1. Smoking cessation: Quitting smoking is one of the crucial steps to combat COPD. This also includes avoiding second-hand smoking.
  2. Medications: Bronchodilators such as Ventolin and Ipratropium (Atrovent) work by relaxing the muscles of the airways, making breathing much easier. These usually come in the form of inhalers. On the other hand, inhaled corticosteroids such as Budesonide and Fluticasone alleviate inflammation in the airways, which effectively prevent exacerbation episodes. There are also inhalers that combine bronchodilators and steroids, such as Combivent and Bevespi. During acute or severe exacerbations, patients may be prescribed a short course of oral steroids. Antibiotics may be prescribed for pulmonary infections which may worsen the symptoms of a patient with COPD.
  3. Oxygen therapy: Supplemental oxygen may be needed if there is a low level of oxygen in the blood. It is normal for most COPD patients to have an oxygen level between 88 to 92% via pulse oximetry. Oxygen therapy may be required if the patient’s SpO2 drops to less than 88%.
  4. Pulmonary rehabilitation program: A healthcare plan for exercise, nutrition advice, counselling, and education need to be customized for each COPD patient.
  5. Bilevel Positive Airway Pressure (BiPAP): This is a non-invasive, in-home ventilation therapy that comes with a mask and helps improve breathing as well as reduce hypercapnia (the retention of carbon dioxide in the lungs).
  6. Surgical intervention: Lung volume reduction surgery, lung transplant, bullectomy (removal of bullae or large air spaces) are the most common surgical procedures performed to treat COPD.

Nursing Diagnosis for COPD

Nursing Care Plan for COPD 1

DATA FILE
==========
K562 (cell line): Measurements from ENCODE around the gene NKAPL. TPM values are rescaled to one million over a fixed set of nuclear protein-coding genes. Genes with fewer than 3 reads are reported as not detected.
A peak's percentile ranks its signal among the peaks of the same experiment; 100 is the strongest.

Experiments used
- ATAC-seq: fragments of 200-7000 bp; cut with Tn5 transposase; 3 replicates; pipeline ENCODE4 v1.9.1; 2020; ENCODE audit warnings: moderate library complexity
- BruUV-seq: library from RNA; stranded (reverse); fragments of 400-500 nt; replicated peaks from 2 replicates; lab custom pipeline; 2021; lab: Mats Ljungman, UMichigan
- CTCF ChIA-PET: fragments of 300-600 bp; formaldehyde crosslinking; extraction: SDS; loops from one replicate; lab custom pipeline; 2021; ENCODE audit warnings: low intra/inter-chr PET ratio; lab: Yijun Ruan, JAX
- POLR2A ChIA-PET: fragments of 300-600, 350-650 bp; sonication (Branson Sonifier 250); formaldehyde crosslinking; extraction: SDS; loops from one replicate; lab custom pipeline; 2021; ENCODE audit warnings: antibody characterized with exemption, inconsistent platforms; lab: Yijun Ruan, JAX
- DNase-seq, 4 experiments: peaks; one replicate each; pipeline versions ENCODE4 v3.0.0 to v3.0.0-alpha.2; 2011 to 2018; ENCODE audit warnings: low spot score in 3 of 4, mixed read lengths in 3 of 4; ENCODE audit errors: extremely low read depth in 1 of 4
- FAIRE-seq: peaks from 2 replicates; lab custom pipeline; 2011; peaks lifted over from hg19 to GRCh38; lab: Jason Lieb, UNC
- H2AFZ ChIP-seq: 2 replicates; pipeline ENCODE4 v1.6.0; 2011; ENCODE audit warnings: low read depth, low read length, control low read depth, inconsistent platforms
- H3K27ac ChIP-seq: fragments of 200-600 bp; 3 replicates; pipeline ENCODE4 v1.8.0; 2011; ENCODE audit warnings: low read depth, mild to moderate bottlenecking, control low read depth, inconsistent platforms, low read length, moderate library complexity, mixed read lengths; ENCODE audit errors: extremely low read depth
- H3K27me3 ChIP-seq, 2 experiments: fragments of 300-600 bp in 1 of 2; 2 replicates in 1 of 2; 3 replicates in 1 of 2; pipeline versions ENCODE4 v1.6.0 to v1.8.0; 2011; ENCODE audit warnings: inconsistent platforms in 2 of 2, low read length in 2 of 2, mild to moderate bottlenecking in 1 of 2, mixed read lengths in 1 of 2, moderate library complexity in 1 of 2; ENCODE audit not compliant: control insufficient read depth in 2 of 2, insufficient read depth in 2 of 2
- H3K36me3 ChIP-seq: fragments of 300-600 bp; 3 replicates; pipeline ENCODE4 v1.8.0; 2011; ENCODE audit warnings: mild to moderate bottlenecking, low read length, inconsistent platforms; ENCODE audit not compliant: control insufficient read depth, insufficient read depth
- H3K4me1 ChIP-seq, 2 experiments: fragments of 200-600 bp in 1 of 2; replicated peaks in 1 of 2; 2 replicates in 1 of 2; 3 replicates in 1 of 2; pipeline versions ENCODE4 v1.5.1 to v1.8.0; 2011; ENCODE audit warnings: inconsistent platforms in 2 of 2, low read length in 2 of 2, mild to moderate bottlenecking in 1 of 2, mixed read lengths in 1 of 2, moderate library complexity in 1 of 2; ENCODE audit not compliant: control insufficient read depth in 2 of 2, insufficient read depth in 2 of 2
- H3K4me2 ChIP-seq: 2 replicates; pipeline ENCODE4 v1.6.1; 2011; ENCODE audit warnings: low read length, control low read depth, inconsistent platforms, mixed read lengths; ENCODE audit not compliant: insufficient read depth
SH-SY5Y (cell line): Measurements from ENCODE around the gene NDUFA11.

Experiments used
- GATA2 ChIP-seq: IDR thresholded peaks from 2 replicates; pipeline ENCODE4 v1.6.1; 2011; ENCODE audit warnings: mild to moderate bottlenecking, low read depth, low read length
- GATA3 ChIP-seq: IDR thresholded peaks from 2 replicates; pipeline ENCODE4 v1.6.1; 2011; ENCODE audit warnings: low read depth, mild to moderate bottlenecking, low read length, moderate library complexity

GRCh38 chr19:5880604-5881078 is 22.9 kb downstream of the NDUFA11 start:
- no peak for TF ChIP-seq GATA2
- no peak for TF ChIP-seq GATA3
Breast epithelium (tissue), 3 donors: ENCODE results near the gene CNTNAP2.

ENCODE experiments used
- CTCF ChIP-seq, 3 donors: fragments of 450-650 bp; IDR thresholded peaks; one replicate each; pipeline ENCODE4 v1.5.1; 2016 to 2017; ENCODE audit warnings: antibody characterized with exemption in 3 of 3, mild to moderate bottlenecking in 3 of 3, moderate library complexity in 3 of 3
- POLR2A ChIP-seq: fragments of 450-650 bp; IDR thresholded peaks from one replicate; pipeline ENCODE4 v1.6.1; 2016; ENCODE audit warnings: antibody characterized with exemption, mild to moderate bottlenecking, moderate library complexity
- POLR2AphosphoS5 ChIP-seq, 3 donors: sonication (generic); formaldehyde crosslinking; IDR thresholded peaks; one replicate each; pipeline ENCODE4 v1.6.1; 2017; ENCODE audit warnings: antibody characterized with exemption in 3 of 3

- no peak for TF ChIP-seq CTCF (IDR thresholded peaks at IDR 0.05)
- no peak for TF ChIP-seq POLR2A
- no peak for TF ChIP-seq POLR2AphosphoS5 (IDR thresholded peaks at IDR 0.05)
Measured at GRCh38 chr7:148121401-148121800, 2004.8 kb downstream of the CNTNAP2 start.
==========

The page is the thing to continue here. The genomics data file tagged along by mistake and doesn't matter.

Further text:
Ineffective Airway Clearance related to COPD and pneumonia as evidenced by shortness of breath, wheeze, SpO2 level of 85%, productive cough, difficulty to expectorate greenish phlegm

Desired Outcome: The patient will be able to maintain airway patency and improved airway clearance as evidenced by being able to expectorate phlegm effectively, respiratory rates between 12 to 20 breaths per minutes, oxygen saturation between 88 to 92%, and verbalize ease of breathing.

Nursing Interventions for COPDRationales
Assess the patient’s vital signs and characteristics of respirations at least every 4 hours. Assess breath sounds via auscultation.To assist in creating an accurate diagnosis and monitor effectiveness of medical treatment. Breath sounds are important signs of COPD: wheeze (emphysema), crackles (bronchitis), or absent breath sounds (refractory asthma)
Suction secretionsTo help clear thick phlegm that the patient is unable to expectorate.
Administer supplemental oxygen, as prescribed. Discontinue if SpO2 level is above the target range, or as ordered by the physician.To increase the oxygen level and achieve an SpO2 value within the target range of 88 to 92%.
Administer the prescribed COPD medications (e.g. bronchodilators, steroids, or combination inhalers / nebulizers) and antibiotic medications.Bronchodilators: To dilate or relax the muscles on the airways.
Steroids: To reduce the inflammation in the lungs.
Antibiotics: To treat bacterial infection, which may trigger exacerbation of COPD.
Elevate the head of the bed and assist the patient to assume semi-Fowler’s position.Head elevation and proper positioning help improve the expansion of the lungs, enabling the patient to breathe more effectively.

Nursing Care Plan for COPD 2

Nursing Diagnosis: Ineffective Breathing Pattern related to COPD and pneumonia as evidenced by shortness of breath, SpO2 level of 85%, productive cough, and greenish phlegm

Desired Outcome: The patient will achieve effective breathing pattern as evidenced by respiratory rates between 12 to 20 breaths per minutes, oxygen saturation between 88 to 92%, and verbalize ease of breathing.

Nursing Interventions for COPD Rationales
Assess the patient’s vital signs and characteristics of respirations at least every 4 hours.To assist in creating an accurate diagnosis and monitor effectiveness of medical treatment
Administer supplemental oxygen, as prescribed. Discontinue if SpO2 level is above the target range, or as ordered by the physician.To increase the oxygen level and achieve an SpO2 value within the target range of 88 to 92%.
Administer the prescribed COPD medications (e.g. bronchodilators, steroids, or combination inhalers / nebulizers) and antibiotic medications.Bronchodilators: To dilate or relax the muscles on the airways.
Steroids: To reduce the inflammation in the lungs.